The Woods brothers’ take on managing their hunting land is also a little different from that of a lot of hunters. “We don’t mess with food plots,” Steve Woods offered. “The land we hunt used to be farmed, but it hasn’t been planted in years.”

Spring growing conditions last year might have had something to do with the big buck ending up in the cutover where a lot of browse was available. “We had a big freeze the previous spring and it killed all the acorns,” Woods said. “There wasn’t a lot for the deer to eat.”

Woods almost got another nice buck in the same place. “I went back the next weekend and hunted it again,” he said. “I would have killed another one, but my uncle had let a young boy come across the pasture to hunt. He shot a big 9-pointer about 100 yards before it got to me.”

The 14-pointer was the very first deer Steve Woods saw last hunting season. It was such a sight to behold coming down the trail that Woods lost track of what he was doing at the moment. “I was eating a piece of beef jerky when I saw him,” he recounted. “To this day, I don’t know if I swallowed that jerky or spit it out or what. I don’t know what happened to that jerky.”

JACKSON COUNTY:
LAND OF QUALITY
Jackson County has given up lots of whitetails in the 120- to 150-inch range over the years, but it has never produced a buck that qualified for the B&C all-time record book.

Still, it’s one of the top counties in the state in terms of high-quality deer. Lots of sportsmen take trophies here every season, and over the years, the county has yielded seven Pope & Young Club record-book typicals to bowhunters. In 1997, Eddie Bolt took the largest, a 147 1/8 P&Y that’s No. 6 on the all-time Alabama list of archery typical bucks. The others: Rocky Drake, 136 5/8, 1982; Benford Sanders, 134 5/8, 1994; Robert Downey, 133 5/8, 1987; Joey Arnold, 133 2/8, 1993; Wendell Shelton, 125 7/8, 1998; Johnny Johnson, 125, 1994.

Amazing variety of habitat typifies Jackson County, ranging from river swamplands to farmland to coves to big wooded mountains. Many private hunting clubs are scattered around the county, which also boasts a substantial amount of public hunting land.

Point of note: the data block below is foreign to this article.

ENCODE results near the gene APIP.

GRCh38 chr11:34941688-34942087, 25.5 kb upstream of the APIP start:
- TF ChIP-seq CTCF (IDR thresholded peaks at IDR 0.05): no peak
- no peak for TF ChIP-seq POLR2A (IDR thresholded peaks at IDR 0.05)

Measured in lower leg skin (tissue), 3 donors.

Martin-Skyline WMA is expected to add another 1,500 acres of hunting land this year, pushing the total size of the public hunting parcel to more than 45,000 acres. The type of land on the WMA mirrors that of the county at large, with two major coves in the Jacobs Farm and Henshaw tracts. The Little Coon (a.k.a. “Stevenson”) area and the Walls of Jericho offer big woods and mountains. Finally, the Poplar Springs segment is a plateau, while the Post Oaks Flat is a cutover region.

Area manager Frank Allen reported that it’s been difficult to track trends on the WMA in recent years, because acreage has been added nearly every year. Hunters on the WMA average taking between 250 and 280 deer per year, which works out to about 3.5 to 4 deer harvested per square mile.

It’s difficult to assess the exact size of the deer population; Allen puts it at between eight and 15 animals per square mile, depending on the time of year. The population usually bottoms out in late summer and peaks when new fawns are born.

WMA staffers plant numerous food plots throughout the area. Crops include millet, sorghum, chufa and cool-season grass plots.

The tract typically hosts six gun hunts per season, ranging in length from one to four days each, along with a couple of two-day primitive weapons hunts and a youth hunt. Bowhunting is legal for the full season at Martin-Skyline.

According to Allen, a couple of nice bucks are always taken on opening day. Other than that, he likes the late December and January hunts as the best chance for a buck.

Another option for bowhunters — although the time is very limited — is the nine-day archery-only hunt held on the five waterfowl management areas in Jackson County in early November each year. The areas — North Sauty Refuge, Crow Creek Refuge, Crow Creek WMA, Mud Creek WMA and Raccoon Creek WMA encompass another 25,130 acres, although much of it is under water.

Because of the limited hunting pressure, some bruisers live on the waterfowl areas. Keep in mind that this is a very popular hunt, so you can expect some competition.